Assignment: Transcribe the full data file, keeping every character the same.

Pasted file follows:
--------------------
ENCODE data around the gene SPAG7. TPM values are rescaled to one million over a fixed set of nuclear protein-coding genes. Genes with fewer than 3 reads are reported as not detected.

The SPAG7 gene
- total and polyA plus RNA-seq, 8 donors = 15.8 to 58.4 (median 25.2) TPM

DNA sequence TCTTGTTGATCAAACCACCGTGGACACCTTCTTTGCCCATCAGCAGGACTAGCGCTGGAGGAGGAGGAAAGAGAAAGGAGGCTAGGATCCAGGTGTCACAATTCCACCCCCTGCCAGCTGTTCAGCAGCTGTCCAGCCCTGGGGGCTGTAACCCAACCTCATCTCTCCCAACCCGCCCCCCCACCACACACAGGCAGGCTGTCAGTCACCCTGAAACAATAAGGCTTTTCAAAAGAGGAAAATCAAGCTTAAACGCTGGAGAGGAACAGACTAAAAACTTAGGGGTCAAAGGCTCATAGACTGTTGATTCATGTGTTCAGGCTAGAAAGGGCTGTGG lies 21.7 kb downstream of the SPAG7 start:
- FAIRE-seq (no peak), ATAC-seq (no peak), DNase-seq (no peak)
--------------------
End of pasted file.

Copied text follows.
ENCODE data around the gene SPAG7. TPM values are rescaled to one million over a fixed set of nuclear protein-coding genes. Genes with fewer than 3 reads are reported as not detected.

The SPAG7 gene
- total and polyA plus RNA-seq, 8 donors = 15.8 to 58.4 (median 25.2) TPM

DNA sequence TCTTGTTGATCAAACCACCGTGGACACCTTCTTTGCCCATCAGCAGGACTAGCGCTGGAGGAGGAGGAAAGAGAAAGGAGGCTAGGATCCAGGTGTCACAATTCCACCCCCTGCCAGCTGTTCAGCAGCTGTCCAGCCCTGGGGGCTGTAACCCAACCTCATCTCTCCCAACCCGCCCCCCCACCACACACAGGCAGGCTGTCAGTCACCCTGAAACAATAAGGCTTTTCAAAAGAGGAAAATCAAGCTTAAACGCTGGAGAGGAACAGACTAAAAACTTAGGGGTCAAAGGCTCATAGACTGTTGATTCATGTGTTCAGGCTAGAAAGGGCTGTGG lies 21.7 kb downstream of the SPAG7 start:
- FAIRE-seq (no peak), ATAC-seq (no peak), DNase-seq (no peak)